Any shopping trip to the grocery store and you are bound to see probiotics all around you.  You can find them in yogurt, kefir and stand alone supplements.  So you might be wondering what exactly are probiotics? According to the Food and Agriculture Organization and the World Health Organization of the United Nations, “probiotics are live microorganisms which when administered in adequate amounts confer a health benefit on the host”.  It is estimated that human digestive tract has approximately 400 different probiotic microorganisms.  These types of gut flora are either from the bacteria Lactobacillus or Bifidobacterium groups while others are yeast such as Saccharomyces cerevisiae or Saccharomyces boulardii.

Research has shown that probiotics have been linked to assisting with the immune system against infection, has anti-cancer potential, and potential as a bio-therapeutic agent in cases of antibiotic-associated diarrhea, inflammatory bowel disease and irritable bowel syndrome.  Further research has shown probiotics in treatment of H.Pylori (peptic ulcers), lowering blood pressure and serum cholesterol as well as being anti-inflammatory and anti-microbial.  Probiotics may also help in treating symptoms associated with food allergies, lactose intolerance, colic and hay fever.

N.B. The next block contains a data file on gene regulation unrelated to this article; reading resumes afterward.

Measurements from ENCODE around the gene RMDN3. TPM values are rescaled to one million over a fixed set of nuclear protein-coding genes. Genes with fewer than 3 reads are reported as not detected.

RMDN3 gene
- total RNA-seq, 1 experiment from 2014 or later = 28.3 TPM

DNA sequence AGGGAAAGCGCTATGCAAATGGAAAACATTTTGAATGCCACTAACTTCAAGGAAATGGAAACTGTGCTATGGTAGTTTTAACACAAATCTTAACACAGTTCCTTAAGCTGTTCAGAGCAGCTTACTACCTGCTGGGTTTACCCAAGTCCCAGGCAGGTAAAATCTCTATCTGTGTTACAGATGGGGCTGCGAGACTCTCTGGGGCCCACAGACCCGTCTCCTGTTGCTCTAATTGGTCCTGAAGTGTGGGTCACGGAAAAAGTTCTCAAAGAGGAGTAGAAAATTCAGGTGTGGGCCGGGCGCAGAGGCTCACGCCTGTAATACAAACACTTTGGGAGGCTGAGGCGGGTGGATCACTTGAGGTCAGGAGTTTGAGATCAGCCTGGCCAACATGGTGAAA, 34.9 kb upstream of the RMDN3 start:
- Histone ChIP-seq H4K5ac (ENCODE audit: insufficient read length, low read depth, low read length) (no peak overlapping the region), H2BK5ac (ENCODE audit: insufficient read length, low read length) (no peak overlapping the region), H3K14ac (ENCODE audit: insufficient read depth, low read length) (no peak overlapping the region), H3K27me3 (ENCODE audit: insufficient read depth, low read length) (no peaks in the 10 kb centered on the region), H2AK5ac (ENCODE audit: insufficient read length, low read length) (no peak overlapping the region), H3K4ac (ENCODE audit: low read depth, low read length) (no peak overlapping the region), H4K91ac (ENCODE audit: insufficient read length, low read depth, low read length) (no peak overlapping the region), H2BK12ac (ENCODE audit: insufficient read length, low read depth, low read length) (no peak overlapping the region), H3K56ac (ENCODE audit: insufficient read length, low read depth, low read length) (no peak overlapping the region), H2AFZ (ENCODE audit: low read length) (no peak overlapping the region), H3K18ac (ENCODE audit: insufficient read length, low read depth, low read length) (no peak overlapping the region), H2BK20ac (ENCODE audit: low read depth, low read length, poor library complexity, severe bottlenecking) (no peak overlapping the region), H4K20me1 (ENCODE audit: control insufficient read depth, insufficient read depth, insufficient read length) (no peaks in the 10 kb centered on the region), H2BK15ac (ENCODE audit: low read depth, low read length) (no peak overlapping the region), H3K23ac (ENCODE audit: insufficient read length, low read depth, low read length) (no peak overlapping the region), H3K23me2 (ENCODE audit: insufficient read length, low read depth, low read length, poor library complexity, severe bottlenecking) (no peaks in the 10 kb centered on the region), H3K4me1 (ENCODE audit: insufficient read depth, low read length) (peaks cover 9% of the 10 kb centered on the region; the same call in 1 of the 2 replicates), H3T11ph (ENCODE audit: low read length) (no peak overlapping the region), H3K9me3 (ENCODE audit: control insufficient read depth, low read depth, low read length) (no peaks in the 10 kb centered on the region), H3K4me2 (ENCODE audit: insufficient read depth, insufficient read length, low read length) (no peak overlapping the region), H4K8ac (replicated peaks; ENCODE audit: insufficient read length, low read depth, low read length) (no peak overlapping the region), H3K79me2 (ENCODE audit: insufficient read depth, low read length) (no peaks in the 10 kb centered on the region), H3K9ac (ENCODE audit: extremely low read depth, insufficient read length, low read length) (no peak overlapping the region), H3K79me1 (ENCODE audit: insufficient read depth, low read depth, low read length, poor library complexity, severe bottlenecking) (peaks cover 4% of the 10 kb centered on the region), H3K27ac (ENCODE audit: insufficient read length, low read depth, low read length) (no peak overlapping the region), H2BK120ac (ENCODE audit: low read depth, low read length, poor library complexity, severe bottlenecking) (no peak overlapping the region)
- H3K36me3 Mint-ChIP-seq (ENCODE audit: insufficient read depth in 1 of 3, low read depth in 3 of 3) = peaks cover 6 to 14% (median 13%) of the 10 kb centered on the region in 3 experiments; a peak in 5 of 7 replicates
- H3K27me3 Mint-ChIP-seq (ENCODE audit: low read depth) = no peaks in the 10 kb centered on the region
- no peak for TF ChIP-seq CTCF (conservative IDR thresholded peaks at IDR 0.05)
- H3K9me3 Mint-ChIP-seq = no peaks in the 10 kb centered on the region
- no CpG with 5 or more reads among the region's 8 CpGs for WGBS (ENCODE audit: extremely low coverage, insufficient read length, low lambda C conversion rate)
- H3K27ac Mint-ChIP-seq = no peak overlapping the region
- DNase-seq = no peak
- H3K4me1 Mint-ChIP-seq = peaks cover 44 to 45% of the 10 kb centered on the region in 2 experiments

Look for probiotics that include prebiotcs. Prebiotics are non-digestible food ingredients that stimulate the growth and/or activity of bacteria in the digestive system, food for probiotics in other words. Fructooligosaccharides (FOS) are common prebiotics.  Here at the office we have a couple of excellent probiotics that have worked so well for so many of you!  Designs for Health’s Flora Myces is Saccharomyces boulardii–good yeast fighting bad yeast.  Apex Energetics’ Strengtia is a wonderful pro and prebiotic combination.

Remember to eat your fermented foods as they have plenty of probiotic microorganisms in them as well!  Try kimichi, miso, sauerkraut, and goat yogurt!  Enjoy!


Agin, Katie. “Probiotics: Linking Gut Health to Whole-Body Care.” Whole Foods Magazine,

WebMD. Digestive Disorders Health Center, “Probiotics – Topic Overview.”

Wikipedia Probiotics.

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